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HHS Students Win 22 Scholastic Art Awards

February 20, 2018

HHS is well known for its advanced art programs including ceramics and glass, and drawing and illustration. One opportunity that art students at HHS have is to apply for the Minnesota Scholastic Art Awards which is the highest art recognition for high school students.

The HHS art program earned 22 Scholastic Art Awards including four Gold Key (highest tier) awards, seven Silver Key (second tier) awards, and 11 Honorable Mentions.

Grant Cohen (12) earned a Gold Key award, a Silver Key award, and two Honorable Mentions. Cohen said, “The art program at Hopkins helped me to be successful and earn these awards because it starts with the basics, and as I got to higher levels I was able to be more and more creative and think outside the box for my projects.”

Ms. Bethany Henshaw, Drawing and Painting teacher at HHS, explains that although it’s not the goal of the art program to prepare students to win these awards, the art program provides students with experiences such as assignment variety and course variety to allow students to develop their artistic voice, adding personality to their art.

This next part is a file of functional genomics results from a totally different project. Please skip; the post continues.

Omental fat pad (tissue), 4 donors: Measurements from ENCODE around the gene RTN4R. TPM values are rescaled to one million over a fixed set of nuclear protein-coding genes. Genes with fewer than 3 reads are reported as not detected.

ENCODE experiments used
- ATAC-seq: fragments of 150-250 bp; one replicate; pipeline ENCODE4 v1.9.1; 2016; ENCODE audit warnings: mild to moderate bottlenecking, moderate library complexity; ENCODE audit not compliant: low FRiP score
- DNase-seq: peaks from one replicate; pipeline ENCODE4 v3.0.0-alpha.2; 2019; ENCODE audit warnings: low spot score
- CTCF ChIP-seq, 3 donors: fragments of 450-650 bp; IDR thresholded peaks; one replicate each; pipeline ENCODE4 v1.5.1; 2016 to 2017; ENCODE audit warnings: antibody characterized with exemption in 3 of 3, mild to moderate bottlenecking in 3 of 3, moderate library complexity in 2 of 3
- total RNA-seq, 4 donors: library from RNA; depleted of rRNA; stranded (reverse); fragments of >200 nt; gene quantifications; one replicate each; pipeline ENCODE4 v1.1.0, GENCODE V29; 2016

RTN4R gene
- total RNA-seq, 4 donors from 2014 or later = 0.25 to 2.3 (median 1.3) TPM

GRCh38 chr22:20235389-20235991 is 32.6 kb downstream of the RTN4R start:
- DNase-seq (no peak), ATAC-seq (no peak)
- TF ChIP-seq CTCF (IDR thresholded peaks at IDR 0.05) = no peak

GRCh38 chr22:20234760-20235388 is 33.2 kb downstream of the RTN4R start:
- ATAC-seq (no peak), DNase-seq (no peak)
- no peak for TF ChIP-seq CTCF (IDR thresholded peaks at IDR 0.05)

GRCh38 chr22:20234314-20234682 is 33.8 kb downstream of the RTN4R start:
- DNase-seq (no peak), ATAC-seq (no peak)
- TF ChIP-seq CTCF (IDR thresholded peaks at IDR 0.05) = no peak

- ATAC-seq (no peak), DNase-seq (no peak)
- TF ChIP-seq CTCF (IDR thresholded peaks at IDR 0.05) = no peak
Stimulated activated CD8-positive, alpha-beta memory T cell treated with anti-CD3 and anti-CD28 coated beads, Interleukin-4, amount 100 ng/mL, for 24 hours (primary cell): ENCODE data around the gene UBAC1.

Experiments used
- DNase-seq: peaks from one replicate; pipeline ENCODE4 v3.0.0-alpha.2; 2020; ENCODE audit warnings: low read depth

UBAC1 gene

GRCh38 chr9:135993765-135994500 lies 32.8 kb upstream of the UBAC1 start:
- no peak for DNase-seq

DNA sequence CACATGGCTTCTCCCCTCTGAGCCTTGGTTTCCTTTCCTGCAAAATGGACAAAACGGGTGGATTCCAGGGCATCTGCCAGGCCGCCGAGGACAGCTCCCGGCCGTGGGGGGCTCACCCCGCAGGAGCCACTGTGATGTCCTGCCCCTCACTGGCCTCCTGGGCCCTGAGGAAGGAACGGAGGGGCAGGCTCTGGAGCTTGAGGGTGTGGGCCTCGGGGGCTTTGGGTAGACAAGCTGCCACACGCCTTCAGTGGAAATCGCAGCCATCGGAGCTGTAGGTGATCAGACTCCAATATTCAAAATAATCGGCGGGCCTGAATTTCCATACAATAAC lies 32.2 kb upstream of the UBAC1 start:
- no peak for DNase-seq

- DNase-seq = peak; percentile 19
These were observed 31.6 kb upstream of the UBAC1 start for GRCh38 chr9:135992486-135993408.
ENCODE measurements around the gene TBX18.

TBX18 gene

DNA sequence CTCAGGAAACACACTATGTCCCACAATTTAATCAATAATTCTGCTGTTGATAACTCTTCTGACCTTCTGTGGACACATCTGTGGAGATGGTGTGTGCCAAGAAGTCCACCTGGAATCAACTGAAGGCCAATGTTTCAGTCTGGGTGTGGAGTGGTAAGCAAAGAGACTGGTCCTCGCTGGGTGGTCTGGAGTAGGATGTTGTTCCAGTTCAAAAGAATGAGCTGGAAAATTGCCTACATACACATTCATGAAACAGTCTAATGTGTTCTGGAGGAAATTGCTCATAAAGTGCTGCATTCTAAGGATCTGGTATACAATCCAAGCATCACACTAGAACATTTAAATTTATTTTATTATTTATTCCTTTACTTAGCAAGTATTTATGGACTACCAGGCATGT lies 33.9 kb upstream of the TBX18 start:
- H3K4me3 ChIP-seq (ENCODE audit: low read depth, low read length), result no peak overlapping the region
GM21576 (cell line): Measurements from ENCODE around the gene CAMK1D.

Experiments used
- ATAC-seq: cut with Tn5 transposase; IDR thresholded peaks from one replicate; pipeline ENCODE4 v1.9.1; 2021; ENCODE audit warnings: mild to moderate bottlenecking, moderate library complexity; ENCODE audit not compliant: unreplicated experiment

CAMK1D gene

“I’m proud and happy for these students that are going on to win awards for their artwork,” Henshaw said, “These art students work hard and put a lot of time into their artwork to get these results.”

Cohen agrees, “I felt so happy that I earned these awards because it was super cool getting recognized not just by my friends but by an official board of judges.”

Students who received the Gold Key and Silver Key awards will have their pieces on display at the Regis Center for Art at the University of Minnesota from Jan. 30 to Feb. 17. The artwork that received Honorable Mentions will be displayed digitally. The Scholastic Art Awards Ceremony will take place on Feb. 17 at the Weisman Art Museum.

Having their pieces on display is something new for a lot of high school art students. Cohen says, “I’ve never had recognition like this before. When I went to go visit my pieces, it was surreal seeing my name on a little plaque next to my painting that was on display for everyone to see.”

Although students are being awarded for their artwork, this recognition isn’t the only thing the art program prepares art students for. “Art courses help students become well rounded students who develop an intense appreciation for persistence and an understanding of the time it takes to be successful,” described Henshaw.

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